Life Works: Part Two – Forward Looking Civic Leadership

Mark A. Pearson

I am yielding the floor for the second week to my friend Mark A. Pearson. Now retired, for more than a quarter of a century Mark was an institutional psychologist working in 7 different institutions for the states of Alabama and Illinois. Working with a diverse set of forensic and mental health populations, he continues to search for solutions to individual and group problem. W.V.W

As we know from history republics (essentially governments of, for and by the people) at best survive only into a third century of existence, then collapse under the weight of more and more added on programs in a (misguided) effort to constantly do more and more for the people. Programmatic/governmental Apoptosis would limit maybe even reduce the likelihood of what is often perceived by historians as inevitable; that any republic, in fact, any governmental system, will end on the scrap heap of history. Planned apoptosis just might reduce the inevitability of that journey/ending.

In spite of the bureaucrat’s intentions to hold onto “the way things were” and to fight for more and more government, history also tells us that things do change. Since my Grandfather’s birth shortly before the beginning of the 20th century and on through my Grandson’s birth shortly after the beginning of the 21st century the world has changed radically. Long lived empires have fallen (the Ottoman; Japan), empires have risen and fallen (the Soviet Union; Nazi Germany), Central Europe and much of the continent of Africa has changed internal boundaries and governments numerous times, the United States has expanded and, if current administrators have their way – will be “fundamentally transformed.”

The problem is not that there is not change, the problem is that change tends to be poorly predicted, prescribed and managed; leaving it a chaotic process. Governmental apoptosis would constantly change things in predicable, prescribed and manageable ways. Problems would be identified and programs created to address them for the likely duration. Programs would not be created to be tended indefinitely. Historically, the military has been expanded in times of war and reduced in times of peace. All governmental problems can be addressed that way.

The intention here is to create a system (subject to review, of course) whereby programs – all programs – die in a prescribed, predictable fashion. Hopefully the program has “solved” whatever problem it was created to solve and resources can be moved onto other current problems (in this way money won’t be spent on eradicating small pox, but rather will be available to manage/eradicate Ebola). If the problem persists in a similar or advanced form a more up-to-date program can replace the previous, no longer useful program. Toward that end it is proposed that every law has a standard, time certain “sundown” provision. Ten years seems a reasonable time to address any identifiable problem (after all it only took the U.S. Military to mobilize, fight and win the greatest conflict of all time (WWII) a little over 4 years). Setting “sundown” dates addresses new laws, those presumably designed to address current problems.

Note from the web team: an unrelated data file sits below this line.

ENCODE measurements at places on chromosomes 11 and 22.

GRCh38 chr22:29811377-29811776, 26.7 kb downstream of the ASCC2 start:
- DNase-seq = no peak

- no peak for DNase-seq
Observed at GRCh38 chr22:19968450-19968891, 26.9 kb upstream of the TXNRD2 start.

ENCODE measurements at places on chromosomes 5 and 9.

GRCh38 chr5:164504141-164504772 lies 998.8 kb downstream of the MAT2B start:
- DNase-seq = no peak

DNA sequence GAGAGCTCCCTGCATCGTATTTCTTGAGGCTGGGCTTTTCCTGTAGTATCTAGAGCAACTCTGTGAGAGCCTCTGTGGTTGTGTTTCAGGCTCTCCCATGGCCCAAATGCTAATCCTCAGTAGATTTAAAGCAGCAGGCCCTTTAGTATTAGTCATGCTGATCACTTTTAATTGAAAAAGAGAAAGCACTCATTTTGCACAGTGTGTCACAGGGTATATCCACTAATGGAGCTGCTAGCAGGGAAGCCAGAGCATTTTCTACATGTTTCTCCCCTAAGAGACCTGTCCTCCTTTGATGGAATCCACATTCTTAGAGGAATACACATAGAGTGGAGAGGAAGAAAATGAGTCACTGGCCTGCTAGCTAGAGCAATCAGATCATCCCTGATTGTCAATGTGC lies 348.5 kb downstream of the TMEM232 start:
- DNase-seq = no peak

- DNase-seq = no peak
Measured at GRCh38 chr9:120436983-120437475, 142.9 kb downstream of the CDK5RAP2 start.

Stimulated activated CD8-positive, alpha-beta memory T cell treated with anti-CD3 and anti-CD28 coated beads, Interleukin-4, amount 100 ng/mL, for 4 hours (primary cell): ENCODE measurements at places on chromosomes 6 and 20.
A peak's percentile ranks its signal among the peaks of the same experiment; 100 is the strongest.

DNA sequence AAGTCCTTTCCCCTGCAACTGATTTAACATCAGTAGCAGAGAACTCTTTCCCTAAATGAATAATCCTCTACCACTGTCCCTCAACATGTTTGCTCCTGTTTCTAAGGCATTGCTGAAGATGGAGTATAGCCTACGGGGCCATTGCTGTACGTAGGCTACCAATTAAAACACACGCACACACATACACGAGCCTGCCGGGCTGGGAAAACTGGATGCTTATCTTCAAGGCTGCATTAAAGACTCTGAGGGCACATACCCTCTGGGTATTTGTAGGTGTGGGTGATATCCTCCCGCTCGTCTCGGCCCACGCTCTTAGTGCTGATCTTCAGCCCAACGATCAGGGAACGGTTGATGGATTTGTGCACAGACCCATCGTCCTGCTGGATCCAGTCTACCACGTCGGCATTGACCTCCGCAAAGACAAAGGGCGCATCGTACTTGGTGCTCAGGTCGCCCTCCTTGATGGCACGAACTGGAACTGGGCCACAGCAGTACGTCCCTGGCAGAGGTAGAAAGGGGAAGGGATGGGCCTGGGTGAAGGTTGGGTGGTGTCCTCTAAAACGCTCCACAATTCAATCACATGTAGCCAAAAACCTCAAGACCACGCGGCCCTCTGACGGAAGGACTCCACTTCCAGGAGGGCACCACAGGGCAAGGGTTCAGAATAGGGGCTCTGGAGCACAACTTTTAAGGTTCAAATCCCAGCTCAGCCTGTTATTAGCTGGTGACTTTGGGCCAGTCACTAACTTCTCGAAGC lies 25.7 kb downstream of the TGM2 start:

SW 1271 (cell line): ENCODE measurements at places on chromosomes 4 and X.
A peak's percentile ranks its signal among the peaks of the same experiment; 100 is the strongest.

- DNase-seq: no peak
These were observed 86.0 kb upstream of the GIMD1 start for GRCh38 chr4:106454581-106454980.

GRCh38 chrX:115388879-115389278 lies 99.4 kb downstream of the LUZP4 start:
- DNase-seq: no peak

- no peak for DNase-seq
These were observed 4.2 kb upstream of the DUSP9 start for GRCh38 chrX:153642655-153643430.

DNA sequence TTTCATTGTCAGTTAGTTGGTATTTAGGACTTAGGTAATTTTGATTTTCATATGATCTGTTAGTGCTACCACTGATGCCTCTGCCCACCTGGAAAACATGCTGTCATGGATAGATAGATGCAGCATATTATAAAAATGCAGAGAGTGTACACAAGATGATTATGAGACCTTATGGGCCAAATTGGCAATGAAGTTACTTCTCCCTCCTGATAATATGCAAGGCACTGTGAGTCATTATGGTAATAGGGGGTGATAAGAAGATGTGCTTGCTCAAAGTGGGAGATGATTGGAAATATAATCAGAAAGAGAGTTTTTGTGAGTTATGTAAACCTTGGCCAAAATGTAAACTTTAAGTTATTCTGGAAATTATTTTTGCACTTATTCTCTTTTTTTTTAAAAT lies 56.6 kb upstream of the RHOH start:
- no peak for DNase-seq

But what do we do about “old” laws; created at some historical moment to address what was an important historical problem. The important thing is to not create a crisis, but rather a process. Thus, every law in existence can be assigned a number from one to 10 (two random number generators can be used – one to select the law as all laws are numbered and one to select the number from one to ten.) The process then is that on 1 January of the following year each and every law with a “one” becomes null and void. This allows the legislature a year to address the issues underlying one-tenth of the laws currently in effect (of course, as they research a given “problem” they may discover duplication of laws and act to “sun set” them also). On the next 1 January the laws enacted in the previous year would become effective while each law numbered “two” becomes null and void. Again, allowing the learned, deliberative legislators to deliberate on a current, better, right answer – knowing full well as the problem morphs, it will be readdressed ten years hence. Each year, in a systematic, predictable fashion one-tenth of the laws of the land – the answers to the old problems of society – are reviewed and updated. The “daughter laws” are more able to address the current state of affairs.

In addition to constantly updating the responses to the here-and-now problems of a society, Governmental Apoptosis, in effect making government more effective, Governmental Apoptosis will give politicians, legislators and leaders something (organized) to do. They say idle hands are the devil’s workshop. Under the current (non) system, when there is not a “crisis” legislators sit around idly and worry that they are – with nothing really to do – irrelevant. This leads many to search out ideas to implement that have nothing to do with the legitimate powers of government – much, if not most, of what the Federal Congress has done in the last century does not seem to be “limited and enumerated” in the U.S. Constitution (but that is for another column, another day).

Governmental Apoptosis will, then, reduce Fraud, Waste and Duplication. It will keep governmental solutions up-to-date with here-and-now problems and it will limit the damage unfettered and uncontrolled legislators can do (often called “unintended consequences”). A positive side-effect is likely that the amounts of money spent on any given problem will be markedly reduced and the workforce necessary to address a here-and-now problem will be reduced as Waste, Fraud and Duplication – especially Duplication are reduced.


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